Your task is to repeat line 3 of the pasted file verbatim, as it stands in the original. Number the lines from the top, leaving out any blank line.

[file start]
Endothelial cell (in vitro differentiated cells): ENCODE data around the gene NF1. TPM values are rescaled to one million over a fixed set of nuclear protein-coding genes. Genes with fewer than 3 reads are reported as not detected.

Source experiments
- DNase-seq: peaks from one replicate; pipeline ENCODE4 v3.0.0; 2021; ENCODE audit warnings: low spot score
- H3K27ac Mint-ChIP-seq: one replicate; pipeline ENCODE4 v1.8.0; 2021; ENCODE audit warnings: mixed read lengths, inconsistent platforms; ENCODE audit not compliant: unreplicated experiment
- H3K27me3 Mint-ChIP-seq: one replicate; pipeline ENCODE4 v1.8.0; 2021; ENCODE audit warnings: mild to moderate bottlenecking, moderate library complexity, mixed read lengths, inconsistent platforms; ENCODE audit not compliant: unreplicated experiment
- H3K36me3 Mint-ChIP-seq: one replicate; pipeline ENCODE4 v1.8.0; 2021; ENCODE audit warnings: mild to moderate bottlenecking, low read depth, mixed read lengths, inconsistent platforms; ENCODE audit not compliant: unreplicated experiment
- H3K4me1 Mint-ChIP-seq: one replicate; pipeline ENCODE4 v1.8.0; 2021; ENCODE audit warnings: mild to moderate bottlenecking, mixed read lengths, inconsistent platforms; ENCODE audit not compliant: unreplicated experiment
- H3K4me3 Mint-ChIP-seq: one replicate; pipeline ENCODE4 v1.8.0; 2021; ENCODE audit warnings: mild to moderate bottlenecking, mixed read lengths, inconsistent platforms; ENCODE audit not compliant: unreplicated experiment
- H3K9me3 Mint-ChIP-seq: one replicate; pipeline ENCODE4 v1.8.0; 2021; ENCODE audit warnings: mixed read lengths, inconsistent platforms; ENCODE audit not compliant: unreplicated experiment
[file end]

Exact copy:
- DNase-seq: peaks from one replicate; pipeline ENCODE4 v3.0.0; 2021; ENCODE audit warnings: low spot score